Brides of Blood is a 1968 Filipino science fiction horror feature film directed by Eddie Romero and Gerardo de Leon, based on a screenplay by Cesar Amigo.
The movie stars John Ashley (Beast of Blood; Frankenstein’s Daughter, The Eye Creatures), Kent Taylor (The Crawling Hand, The Mighty Gorga, Blood of Ghastly Horror), Beverly Powers [as Beverly Hills] (Jaws; The Comedy of Terrors, Invasion of the Bee Girls), Eva Darren (Vampira, 1994), Mario Montenegro, Oscar Kesse.
This was the first movie actor John Ashley made in the Philippines; however he soon returned for Mad Doctor of Blood Island, Beast of the Yellow Night, Blood Devils, The Twilight People and others.
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Dr. Paul Henderson is a scientist who travels to a tropical island (known to locals as “Blood Island”) to investigate the possibility of radiation due to the testing of atomic bombs in the area. Accompanying him is his beautiful wife, Carla, who seems to suffer from an extreme case of sexual frustration. Jim Farrell, a Peace Corps representative is also traveling to the island to help the natives build facilities to better their lives.
The trio come upon a native funeral procession. They realize in horror that the two bodies being carried for burial at sea are completely dismembered; an arm falls out, causing Carla to scream in terror.
After the ceremony, the Americans are greeted by Arcadio, the tribe’s elder, and his granddaughter Alma. Arcadio welcomes them to the island, but both he and Alma seem terrified of something, and he openly admits that he wishes he would have warned them to stay away before the boat left.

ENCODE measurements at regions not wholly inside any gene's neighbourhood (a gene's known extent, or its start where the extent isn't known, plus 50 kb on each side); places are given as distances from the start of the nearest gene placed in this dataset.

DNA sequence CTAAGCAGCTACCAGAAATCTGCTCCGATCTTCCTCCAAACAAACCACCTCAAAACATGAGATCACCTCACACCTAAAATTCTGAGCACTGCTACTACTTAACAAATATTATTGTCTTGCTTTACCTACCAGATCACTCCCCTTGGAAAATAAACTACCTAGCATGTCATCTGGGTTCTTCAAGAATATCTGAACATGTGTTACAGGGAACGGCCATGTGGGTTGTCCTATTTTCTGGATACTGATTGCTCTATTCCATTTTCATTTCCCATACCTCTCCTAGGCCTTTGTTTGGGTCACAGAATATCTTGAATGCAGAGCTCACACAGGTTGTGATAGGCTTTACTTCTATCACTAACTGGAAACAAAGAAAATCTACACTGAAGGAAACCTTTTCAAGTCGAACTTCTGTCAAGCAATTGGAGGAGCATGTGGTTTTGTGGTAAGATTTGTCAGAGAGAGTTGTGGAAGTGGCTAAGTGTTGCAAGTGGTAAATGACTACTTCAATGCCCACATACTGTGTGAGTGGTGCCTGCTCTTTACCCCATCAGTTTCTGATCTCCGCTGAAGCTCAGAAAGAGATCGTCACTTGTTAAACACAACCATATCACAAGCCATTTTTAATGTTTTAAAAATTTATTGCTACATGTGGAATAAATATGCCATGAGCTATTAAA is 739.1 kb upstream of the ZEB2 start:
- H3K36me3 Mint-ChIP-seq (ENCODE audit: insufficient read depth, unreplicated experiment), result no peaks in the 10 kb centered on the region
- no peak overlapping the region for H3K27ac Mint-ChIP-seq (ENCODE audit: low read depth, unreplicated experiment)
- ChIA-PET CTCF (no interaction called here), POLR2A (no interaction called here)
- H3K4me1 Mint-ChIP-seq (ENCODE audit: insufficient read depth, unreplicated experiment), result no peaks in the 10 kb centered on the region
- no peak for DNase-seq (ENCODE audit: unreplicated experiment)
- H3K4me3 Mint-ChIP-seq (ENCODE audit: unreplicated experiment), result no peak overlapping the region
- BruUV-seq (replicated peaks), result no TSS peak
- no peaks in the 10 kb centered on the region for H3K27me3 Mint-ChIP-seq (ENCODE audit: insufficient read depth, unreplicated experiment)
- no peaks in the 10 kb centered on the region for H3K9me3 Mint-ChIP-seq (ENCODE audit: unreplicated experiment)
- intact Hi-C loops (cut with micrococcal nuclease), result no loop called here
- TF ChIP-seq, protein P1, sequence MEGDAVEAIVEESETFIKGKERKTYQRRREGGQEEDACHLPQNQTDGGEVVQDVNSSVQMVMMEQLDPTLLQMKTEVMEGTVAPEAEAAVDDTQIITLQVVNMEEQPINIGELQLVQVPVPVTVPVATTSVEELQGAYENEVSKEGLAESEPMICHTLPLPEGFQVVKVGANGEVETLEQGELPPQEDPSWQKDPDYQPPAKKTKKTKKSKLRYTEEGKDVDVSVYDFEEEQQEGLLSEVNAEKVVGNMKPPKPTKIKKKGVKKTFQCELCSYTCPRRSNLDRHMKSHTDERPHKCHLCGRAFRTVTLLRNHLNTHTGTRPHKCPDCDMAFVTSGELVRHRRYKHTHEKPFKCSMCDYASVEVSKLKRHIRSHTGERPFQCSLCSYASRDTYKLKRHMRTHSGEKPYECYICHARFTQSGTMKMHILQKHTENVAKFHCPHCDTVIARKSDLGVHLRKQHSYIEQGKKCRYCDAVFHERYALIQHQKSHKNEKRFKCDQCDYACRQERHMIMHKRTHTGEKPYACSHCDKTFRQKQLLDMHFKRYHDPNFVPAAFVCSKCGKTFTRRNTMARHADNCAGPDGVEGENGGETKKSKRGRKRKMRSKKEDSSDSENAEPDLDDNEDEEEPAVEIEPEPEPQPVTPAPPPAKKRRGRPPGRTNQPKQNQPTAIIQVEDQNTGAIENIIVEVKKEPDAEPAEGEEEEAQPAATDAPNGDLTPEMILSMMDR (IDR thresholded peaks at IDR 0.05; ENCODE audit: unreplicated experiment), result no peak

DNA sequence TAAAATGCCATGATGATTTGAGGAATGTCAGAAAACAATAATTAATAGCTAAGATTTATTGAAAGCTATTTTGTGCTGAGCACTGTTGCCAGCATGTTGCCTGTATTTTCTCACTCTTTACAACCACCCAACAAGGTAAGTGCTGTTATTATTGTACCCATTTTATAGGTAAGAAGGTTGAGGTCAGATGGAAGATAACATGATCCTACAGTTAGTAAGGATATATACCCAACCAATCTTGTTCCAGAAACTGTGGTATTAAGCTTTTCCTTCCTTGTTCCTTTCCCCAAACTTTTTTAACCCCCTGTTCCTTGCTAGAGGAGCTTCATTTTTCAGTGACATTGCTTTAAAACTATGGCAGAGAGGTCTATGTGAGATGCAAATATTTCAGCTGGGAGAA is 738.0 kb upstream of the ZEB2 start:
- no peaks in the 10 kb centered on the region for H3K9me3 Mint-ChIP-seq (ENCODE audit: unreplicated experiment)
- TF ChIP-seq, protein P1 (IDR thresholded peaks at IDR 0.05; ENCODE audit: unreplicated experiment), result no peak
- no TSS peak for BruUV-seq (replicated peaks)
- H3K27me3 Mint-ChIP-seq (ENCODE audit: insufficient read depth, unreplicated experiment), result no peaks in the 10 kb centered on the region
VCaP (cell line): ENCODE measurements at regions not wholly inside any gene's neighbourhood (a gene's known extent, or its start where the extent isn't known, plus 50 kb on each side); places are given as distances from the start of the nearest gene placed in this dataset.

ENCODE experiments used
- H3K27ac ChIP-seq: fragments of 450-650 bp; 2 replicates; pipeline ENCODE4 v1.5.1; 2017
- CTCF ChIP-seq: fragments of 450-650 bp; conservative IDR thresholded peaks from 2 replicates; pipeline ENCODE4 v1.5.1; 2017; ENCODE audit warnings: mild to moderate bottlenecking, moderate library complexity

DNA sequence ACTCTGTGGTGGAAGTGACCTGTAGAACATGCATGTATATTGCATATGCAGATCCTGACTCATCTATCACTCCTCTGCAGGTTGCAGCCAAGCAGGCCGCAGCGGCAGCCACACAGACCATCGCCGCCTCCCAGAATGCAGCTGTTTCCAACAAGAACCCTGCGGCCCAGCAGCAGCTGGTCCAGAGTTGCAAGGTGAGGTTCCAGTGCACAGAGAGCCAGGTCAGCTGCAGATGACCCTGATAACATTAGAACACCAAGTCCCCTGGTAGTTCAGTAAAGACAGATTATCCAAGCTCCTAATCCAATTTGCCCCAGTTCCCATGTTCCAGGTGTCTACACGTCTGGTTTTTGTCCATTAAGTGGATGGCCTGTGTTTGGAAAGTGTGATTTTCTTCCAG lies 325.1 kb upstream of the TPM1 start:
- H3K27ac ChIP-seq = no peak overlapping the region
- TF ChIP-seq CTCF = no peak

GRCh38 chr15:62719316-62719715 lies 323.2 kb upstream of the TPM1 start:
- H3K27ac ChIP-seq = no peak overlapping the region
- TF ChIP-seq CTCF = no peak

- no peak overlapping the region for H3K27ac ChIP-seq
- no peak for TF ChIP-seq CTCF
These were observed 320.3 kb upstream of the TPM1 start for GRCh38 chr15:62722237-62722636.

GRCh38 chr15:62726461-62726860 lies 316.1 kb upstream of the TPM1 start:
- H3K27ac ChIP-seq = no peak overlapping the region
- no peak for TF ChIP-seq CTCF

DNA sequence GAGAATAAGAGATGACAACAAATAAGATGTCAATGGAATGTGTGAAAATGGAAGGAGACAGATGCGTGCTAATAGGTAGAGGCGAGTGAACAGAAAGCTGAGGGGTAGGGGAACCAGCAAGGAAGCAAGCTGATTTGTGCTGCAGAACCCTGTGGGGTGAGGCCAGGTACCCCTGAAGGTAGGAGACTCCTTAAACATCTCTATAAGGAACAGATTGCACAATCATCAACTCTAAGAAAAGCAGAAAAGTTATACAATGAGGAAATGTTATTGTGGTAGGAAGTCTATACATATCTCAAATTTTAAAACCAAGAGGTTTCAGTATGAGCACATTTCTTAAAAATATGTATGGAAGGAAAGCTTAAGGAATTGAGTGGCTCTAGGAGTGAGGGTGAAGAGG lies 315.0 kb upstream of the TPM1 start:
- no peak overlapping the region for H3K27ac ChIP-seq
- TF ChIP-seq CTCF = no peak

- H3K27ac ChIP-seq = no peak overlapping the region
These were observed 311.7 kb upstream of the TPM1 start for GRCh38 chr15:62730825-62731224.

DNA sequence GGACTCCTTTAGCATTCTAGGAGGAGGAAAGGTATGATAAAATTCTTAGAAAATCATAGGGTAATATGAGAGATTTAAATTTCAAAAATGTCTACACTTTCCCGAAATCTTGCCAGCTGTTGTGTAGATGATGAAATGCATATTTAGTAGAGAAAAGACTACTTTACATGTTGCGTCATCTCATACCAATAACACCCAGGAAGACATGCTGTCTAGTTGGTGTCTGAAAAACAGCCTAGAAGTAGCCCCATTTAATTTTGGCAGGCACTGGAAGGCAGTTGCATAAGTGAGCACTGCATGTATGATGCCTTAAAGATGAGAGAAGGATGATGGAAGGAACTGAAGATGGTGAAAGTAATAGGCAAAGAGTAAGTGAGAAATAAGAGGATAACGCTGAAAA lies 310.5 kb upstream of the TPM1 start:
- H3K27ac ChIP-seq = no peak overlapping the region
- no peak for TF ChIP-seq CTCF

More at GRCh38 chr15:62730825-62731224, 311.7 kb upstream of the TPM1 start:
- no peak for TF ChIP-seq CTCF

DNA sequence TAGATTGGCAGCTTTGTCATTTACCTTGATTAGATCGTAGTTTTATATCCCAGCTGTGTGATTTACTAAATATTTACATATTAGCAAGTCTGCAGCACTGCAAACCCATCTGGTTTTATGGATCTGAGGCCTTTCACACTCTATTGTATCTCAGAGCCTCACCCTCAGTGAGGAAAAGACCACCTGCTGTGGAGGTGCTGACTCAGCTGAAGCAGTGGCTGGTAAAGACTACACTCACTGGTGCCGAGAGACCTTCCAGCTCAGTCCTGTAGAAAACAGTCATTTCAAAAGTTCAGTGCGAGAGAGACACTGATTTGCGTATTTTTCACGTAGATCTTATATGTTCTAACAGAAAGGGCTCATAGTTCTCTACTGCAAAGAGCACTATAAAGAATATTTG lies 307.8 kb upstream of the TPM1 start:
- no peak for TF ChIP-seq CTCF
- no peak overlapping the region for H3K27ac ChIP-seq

Paul goes looking for specimens and is joined by Carla. Both of them notice a bizarre manifestation when the sun appears to set hours before it should do so. The darkening island becomes ominous, a feeling furthered when Paul discovers the carcass of an oversized crab. Then Jim notices a strange plant near the village…
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“The whole film is very colorfully shot, with lots of bold lighting choices, such as blue and pink smoke for the sacrifice scenes. It also features some very good sets and props, as well as more gore and nudity than most horrors of its day. In short; it’s an awful movie that looks pretty good and thanks to the busy plot, exploitation elements and overall air of silliness…” The Bloody Pit of Horror
“Brides of Blood does have the occasional gripping and effective moment, including a couple of chase scenes through the man-eating jungle which combine surprisingly good day-for-night cinematography with some really ingenious matte effects, but mostly it’s just extremely silly.” 1000 Misspent Hours and Counting
“With an outrageous silly/scary creature running around and making unearthly noises, Brides of Blood is a fun monster romp that’s reminiscent of a 50s B picture. There’s a lot of eerie nighttime photography, and some pre-ratings systems blood and nudity. Giant fleshy tree vines grabbing small children and clutch various extremities is pretty effective, as is the appeal of the feisty Hills…“ George R. Reis, DVD Drive-In
“Brides of Blood is a tad slow, with superfluous transicion scenes… But when its not transitioning, it’s good. Despite the lack of intentional humor, camp arises from obvious low-budget props such as manikin heads and manikin limbs covered with fake blood, and with visible strings on monster puppets.”David Elroy Goldweber, Claws & Saucers
” … it does offer mild amusement for those who like their horrors cheesy and silly; everyone else may find it a test of the patience.” Graeme Clark, The Spinning Image
“Moderate hokum with variable special effects and an endearing leading monster. The inclusion of sex into the brew makes for silliness.” Alan Frank, The Science Fiction and Fantasy Film Handbook, Batsford, 1982
Image credits: Wrong Side of the Art!
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